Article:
Code and Other Laws of Cyberspace

Front Cover
Basic Books, 1999 - Law - 297 pages
3 Reviews
There's a common belief that cyberspace cannot be regulated--that it is, in its very essence, immune from the government's (or anyone else's) control."Code" argues that this belief is wrong. It is not in the nature of cyberspace to be unregulable; cyberspace has no "nature." It only has code--the software and hardware that make cyberspace what it is. That code can create a place of freedom--as the original architecture of the Net did--or a place of exquisitely oppressive control.If we miss this point, then we will miss how cyberspace is changing. Under the influence of commerce, cyberpsace is becoming a highly regulable space, where our behavior is much more tightly controlled than in real space.But that's not inevitable either. We can--we must--choose what kind of cyberspace we want and what freedoms we will guarantee. These choices are all about architecture: about what kind of code will govern cyberspace, and who will control it. In this realm, code is the most significant form of law, and it is up to lawyers, policymakers, and especially citizens to decide what values that code embodies.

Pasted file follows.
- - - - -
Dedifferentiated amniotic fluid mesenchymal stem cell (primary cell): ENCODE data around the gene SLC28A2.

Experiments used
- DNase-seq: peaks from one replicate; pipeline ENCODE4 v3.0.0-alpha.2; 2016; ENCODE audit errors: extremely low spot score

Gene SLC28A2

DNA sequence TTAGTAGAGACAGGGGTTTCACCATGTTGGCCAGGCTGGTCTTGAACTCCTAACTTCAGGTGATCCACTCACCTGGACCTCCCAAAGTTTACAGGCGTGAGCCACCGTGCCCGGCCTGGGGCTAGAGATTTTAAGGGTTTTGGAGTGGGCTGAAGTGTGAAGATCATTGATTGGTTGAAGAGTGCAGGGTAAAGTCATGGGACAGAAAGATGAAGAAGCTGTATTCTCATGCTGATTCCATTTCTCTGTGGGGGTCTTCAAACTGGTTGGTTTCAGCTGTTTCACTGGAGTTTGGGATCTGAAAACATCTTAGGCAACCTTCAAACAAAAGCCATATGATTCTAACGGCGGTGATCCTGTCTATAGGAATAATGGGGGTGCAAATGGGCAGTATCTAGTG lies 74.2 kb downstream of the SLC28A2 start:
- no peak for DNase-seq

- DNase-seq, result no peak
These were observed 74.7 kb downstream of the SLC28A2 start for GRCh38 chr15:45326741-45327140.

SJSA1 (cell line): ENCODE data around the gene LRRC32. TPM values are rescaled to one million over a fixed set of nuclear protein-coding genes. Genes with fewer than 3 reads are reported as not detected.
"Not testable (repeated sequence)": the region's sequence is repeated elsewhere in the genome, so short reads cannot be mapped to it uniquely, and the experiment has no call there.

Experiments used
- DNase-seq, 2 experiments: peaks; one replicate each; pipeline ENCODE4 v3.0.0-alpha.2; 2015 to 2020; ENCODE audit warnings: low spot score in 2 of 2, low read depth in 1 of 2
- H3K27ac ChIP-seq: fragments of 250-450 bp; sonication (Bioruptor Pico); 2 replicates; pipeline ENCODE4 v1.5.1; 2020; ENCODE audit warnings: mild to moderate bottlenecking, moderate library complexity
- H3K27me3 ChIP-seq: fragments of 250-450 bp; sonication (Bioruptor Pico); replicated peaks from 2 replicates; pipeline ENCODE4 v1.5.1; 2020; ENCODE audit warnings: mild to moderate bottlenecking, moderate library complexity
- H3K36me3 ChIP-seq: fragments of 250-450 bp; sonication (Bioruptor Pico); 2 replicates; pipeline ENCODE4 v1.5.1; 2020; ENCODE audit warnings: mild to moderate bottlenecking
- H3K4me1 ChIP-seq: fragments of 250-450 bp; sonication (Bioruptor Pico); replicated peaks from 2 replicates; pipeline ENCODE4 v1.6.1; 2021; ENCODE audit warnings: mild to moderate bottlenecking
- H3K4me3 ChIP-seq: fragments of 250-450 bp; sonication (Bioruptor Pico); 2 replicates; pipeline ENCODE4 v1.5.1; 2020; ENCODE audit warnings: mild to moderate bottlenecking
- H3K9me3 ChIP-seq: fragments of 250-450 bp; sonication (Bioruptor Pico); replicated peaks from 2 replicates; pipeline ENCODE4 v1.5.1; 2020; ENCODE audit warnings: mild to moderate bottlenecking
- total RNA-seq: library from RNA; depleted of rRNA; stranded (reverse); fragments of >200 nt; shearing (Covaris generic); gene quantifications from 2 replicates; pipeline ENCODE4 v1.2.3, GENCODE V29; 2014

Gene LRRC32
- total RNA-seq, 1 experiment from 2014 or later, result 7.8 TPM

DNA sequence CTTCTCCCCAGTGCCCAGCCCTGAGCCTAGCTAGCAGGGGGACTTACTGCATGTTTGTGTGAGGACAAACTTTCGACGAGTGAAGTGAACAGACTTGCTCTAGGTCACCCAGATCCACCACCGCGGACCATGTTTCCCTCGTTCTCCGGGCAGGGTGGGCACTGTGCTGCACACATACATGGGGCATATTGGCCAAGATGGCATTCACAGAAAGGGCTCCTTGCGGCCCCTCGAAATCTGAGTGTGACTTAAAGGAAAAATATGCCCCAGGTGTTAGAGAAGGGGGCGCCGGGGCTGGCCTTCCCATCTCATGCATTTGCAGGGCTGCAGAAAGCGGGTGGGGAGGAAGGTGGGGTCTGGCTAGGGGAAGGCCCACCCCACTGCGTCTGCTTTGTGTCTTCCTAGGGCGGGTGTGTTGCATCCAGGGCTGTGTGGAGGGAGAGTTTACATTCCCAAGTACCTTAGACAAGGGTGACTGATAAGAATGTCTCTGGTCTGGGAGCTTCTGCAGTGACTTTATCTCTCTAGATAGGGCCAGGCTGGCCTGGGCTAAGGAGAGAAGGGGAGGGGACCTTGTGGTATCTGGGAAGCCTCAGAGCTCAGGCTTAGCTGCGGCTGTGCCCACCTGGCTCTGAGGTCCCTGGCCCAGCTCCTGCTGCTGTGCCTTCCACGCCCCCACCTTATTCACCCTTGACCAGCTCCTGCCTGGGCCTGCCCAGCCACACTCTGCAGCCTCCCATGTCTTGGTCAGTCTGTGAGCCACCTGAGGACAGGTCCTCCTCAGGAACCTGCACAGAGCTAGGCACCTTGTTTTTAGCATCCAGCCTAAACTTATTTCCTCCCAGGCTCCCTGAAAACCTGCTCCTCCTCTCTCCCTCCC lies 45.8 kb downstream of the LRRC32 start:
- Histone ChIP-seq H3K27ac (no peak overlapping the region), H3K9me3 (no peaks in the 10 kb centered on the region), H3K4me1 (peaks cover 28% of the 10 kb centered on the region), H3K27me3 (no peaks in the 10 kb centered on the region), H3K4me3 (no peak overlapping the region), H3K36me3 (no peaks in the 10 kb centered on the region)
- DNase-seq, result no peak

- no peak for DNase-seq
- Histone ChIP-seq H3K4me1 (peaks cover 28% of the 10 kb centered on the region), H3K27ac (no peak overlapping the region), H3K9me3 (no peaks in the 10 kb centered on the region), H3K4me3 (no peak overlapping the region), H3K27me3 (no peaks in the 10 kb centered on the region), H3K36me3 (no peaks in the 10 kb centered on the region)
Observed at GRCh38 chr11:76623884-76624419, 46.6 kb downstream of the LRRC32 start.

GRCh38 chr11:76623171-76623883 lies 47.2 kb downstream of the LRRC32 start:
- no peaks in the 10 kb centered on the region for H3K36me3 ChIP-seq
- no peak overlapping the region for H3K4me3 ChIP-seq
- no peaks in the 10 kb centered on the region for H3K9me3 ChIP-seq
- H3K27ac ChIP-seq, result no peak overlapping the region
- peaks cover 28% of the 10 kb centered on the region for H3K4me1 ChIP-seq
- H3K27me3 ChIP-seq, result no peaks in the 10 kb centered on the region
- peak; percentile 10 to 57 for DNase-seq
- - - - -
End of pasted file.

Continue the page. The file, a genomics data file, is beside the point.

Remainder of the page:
What people are saying - Write a review

Code and other laws of cyberspace

User Review  - Not Available - Book Verdict

Lessig (law, Harvard) tackles the tricky and troubling question of Internet regulation. Cyberspace has no intrinsic structure to protect its libertarian nature, and we are now well into an era where ... Read full review

User Review - Flag as inappropriate

A treasure from Lessig. Compelling treatment of why the law and technology cannot be separate domains. My tech-savvy attorney friends mostly haven't read it, which is their loss. Your and my legislators haven't read it either, which is tragic. My inner avatar is screaming.

Other editions - View all

References to this book

All Book Search results »

About the author (1999)

Lawrence Lessig is a professor at Stanford Law School and founder of the school’s Center for the Internet and Society. After clerking for Judge Richard Posner on the 7th Circuit Court of Appeals and for Justice Antonin Scalia on the U.S. Supreme Court, he served on the faculties of the University of Chicago, Yale Law School, and Harvard Law School before moving to Stanford. He represented the web site developer Eric Eldred before the Supreme Court in Ashcroft v. Eldred, a landmark case challenging the Sonny Bono Copyright Term Extension Act. His other books are Free Culture and The Future of Ideas . Lessig also chairs the Creative Commons project and serves on the board of the Electronic Frontier Foundation. In 2002 he was named one of Scientific American ’s Top 50 Visionaries. He lives in Palo Alto, California.

Bibliographic information